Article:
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Diane Wood Middlebrook Houghton Mifflin, 1998 ISBN 0-395-65489-0
In the Billy Tipton biography "Suits Me," there's a picture of the little-known pianist standing next to Duke Ellington. Snapped in an Albany, Ore., nightclub in 1954, the photo is as close to jazz fame as Tipton ever reached.
While he reportedly played decent swing-style piano in the manner of his idol Teddy Wilson, and even recorded a couple of now long-out-of-print LPs, Tipton never made much of an impact on popular culture until his death in January 1989. That's when it was discovered Billy wasn't a he at all, but a she.
Dorothy Lucille Tipton, born in Oklahoma City in 1914, assumed the identity of a man in 1933 and kept up the act until she died, letting very few people in on the secret. Not even the five women who called themselves "Mrs. Tipton" (there never was an official marriage on the books) nor his three adopted sons knew.
After you get over the initial "wow!" you're left with a big "why?" Not to mention "how?"
"Suits Me" explains quite a bit about how Tipton was able to pull it off (bandages to hold in her breasts, a prosthesis in the pants, a naturally low voice, and lovers who were relatively naive. Plus, the bedroom lights were always off and the bathroom door always closed). But his/her motive remains a mystery.
Since Tipton never got around to explaining herself, Middlebrook and the Tipton family members and acquaintances interviewed in the book can only speculate. And that's what the book does, sometimes to the point of absurdity. "Why on earth did she do it?," Middlebrook writes. "Too bad ... Billy did not write a memoir or leave a letter marked with the instruction 'To be opened after my death.' We will have to substitute imagination for the absent documentation. Perhaps what happened went something like this."
Middlebrook uses Tipton's story as an excuse to indulge her own musings on the nature of gender and sexuality in a post-Michael Jackson, post-Madonna world (she even goes so far as to reference RuPaul). As much as she aims for postmodern profundity, it all comes off as pretty pedestrian.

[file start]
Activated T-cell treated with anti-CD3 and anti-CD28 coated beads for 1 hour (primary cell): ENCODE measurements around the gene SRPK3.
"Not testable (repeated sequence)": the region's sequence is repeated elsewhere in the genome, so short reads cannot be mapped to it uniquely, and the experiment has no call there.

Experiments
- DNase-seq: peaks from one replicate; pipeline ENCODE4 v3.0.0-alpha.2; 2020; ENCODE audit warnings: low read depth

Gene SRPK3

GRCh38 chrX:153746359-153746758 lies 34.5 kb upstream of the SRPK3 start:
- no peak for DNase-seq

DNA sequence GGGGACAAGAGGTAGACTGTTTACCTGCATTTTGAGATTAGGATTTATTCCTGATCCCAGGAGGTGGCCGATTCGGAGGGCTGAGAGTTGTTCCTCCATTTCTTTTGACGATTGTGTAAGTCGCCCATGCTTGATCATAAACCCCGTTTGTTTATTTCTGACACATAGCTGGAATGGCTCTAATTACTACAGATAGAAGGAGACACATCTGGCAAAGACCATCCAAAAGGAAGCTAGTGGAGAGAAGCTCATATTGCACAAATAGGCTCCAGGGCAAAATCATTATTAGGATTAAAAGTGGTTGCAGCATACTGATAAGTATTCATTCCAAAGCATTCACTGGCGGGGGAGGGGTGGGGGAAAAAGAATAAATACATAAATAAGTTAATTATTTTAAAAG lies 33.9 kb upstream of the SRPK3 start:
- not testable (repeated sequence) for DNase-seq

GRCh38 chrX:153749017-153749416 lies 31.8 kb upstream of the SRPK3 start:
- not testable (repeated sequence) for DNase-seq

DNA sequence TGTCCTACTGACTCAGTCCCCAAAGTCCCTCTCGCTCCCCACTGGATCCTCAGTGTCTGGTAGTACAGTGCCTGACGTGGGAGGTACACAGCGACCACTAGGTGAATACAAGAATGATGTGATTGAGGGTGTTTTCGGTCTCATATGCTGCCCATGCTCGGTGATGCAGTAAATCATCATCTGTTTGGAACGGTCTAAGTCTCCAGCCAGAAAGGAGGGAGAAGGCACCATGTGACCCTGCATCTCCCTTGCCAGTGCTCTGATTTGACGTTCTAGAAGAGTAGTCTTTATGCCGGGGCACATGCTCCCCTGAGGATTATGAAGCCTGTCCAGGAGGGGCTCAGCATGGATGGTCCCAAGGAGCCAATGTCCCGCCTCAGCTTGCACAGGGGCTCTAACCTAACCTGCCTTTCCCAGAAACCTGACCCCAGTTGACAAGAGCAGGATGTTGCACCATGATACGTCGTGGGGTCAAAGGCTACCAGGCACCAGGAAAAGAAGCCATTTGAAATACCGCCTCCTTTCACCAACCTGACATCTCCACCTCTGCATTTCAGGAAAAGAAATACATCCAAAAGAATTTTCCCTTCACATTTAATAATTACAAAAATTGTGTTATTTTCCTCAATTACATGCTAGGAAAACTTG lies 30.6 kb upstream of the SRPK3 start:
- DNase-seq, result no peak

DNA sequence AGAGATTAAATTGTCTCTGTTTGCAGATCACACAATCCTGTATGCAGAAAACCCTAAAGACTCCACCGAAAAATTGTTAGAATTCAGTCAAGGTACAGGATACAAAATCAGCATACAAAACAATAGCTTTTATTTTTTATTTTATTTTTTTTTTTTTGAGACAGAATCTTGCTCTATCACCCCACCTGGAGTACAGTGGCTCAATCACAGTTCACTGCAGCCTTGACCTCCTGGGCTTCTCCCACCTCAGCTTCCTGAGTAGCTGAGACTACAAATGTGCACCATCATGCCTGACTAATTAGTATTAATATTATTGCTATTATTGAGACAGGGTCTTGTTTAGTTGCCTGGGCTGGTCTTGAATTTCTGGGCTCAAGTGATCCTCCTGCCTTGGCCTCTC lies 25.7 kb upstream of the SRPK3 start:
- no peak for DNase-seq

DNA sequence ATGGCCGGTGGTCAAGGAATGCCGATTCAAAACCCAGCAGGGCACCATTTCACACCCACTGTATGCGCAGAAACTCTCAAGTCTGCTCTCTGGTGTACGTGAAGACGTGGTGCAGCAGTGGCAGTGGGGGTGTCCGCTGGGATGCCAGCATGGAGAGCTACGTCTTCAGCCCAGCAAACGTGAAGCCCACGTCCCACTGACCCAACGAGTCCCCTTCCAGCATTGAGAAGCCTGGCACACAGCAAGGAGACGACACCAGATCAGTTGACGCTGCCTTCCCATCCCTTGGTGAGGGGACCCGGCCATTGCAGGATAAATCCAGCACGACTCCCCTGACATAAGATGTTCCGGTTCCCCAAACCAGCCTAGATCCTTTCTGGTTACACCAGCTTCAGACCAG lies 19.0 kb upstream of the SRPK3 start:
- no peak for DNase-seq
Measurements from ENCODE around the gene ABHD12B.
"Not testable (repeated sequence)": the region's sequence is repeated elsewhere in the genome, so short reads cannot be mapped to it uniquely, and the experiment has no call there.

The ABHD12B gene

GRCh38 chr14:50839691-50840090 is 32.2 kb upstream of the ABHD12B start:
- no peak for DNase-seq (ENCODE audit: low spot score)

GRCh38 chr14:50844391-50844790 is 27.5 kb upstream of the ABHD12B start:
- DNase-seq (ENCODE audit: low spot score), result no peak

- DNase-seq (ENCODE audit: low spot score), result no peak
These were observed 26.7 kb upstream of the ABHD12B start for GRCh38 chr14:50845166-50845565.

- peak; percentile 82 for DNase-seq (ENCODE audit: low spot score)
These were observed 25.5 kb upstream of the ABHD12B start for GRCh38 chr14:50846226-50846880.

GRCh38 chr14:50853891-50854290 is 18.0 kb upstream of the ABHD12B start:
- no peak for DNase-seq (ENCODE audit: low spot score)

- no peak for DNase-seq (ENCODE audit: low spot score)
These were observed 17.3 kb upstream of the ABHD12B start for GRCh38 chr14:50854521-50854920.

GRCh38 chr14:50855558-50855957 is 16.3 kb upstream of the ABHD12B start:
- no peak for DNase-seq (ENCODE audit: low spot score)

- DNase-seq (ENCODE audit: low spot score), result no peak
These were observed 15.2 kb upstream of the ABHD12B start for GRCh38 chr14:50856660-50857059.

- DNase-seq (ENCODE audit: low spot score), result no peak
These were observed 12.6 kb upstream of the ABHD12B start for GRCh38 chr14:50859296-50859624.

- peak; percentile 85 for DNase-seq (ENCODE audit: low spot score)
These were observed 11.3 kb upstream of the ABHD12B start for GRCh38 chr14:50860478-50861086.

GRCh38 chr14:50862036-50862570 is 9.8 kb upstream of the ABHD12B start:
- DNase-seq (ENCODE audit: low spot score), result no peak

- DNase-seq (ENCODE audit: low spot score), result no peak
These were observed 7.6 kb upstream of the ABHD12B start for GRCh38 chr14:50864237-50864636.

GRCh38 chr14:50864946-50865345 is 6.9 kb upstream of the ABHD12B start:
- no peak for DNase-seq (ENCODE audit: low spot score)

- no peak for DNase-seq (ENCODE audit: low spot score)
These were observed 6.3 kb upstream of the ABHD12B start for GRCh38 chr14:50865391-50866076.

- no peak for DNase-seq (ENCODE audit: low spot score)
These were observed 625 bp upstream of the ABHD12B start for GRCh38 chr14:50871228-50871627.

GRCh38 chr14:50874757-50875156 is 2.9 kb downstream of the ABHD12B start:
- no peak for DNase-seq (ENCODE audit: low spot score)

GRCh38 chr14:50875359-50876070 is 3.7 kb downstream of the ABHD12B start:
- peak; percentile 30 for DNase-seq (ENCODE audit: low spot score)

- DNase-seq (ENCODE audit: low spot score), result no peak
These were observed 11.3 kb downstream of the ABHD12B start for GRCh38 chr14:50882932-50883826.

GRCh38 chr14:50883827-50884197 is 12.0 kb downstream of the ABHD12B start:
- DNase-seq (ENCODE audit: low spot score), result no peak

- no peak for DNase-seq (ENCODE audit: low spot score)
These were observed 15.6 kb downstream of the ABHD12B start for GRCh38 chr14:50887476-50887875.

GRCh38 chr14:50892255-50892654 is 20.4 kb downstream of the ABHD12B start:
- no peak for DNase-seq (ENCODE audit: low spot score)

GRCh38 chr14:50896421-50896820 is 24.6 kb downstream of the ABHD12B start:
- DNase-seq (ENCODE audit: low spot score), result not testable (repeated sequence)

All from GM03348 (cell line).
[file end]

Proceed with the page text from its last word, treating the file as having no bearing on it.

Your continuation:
Perhaps Tipton masqueraded as a male because it was tough for women to break into jazz. Once she assumed the role she had to keep it up. Or perhaps cross-dressing was a reflection of her sexuality. Middlebrook keeps posing the same questions for 280 pages, never reaching a conclusion.
So hard up to capture any sense of Tipton's private thoughts or true personality, Middlebrook even speculates how certain books or films might have influenced Tipton, had she read or seen them, which we'll never know if she did. "The year before Billy started cross-dressing, MGM released Queen Christina in which Greta Garbo wears male attire to express her authority as sovereign and 'to be free,'" Middlebrook writes. "...Think of Billy watching Garbo act out the solution to the problem of being female in a role reserved for males, before her very eyes!" Or better yet, think of Middlebrook watching Queen Christina and musing about how sharp and insightful readers and critics will think she is for mentioning the film in relation to Tipton. It's one of many silly non-points in the book.
Where Middlebrook succeeds is in capturing the sense of what it must have been like to be a traveling musician in the post-big band, pre-rock'n'roll era of the late 1940s and early 50s, when Tipton and her groups toured first the Oklahoma-Kansas-Texas region and later a circuit that took in portions of Montana-Idaho-Oregon and Washington State. Tipton ultimately settled in Spokane.
The musicians played a few small band swing tunes, but in order to make a living had to play mostly pop songs and standards, adding corny one-liners and Vaudeville-type skits to the mix. Though she occasionally crossed paths with greats such as Ellington while on the road, Tipton couldn't really be considered a jazz musician.
But she was an incredible improviser. Her lifelong act was likely more daring, more original than anything she played on the piano. Tipton's life is a fascinating unsolved mystery story. Perhaps another biographer will do a better job telling it in the future, though it's unlikely they'll get any closer to solving the puzzle.
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Jazz is a creative explosion of individual freedom and communication.
I was first exposed to jazz when I was a kid. My father had a music store.
The best live performance I ever attended was Kenny Garrett in Harlem, New York.
The first jazz record I bought was Saxophone Colossus by Sonny Rollins.
My advice to new listeners is keep listening!